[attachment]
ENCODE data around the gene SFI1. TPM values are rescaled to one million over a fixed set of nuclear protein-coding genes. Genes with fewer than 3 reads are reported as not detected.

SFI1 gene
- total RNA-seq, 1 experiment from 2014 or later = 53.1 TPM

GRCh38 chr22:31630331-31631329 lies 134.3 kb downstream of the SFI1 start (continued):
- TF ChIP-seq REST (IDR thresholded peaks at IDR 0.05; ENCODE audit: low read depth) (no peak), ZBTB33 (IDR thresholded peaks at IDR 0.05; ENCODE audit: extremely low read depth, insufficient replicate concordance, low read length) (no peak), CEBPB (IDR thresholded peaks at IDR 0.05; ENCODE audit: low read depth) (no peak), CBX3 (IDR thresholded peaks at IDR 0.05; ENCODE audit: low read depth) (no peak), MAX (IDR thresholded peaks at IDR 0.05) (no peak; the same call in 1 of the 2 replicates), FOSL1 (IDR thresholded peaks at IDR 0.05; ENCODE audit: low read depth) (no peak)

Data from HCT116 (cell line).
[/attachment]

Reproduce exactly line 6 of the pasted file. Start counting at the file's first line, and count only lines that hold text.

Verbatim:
Data from HCT116 (cell line).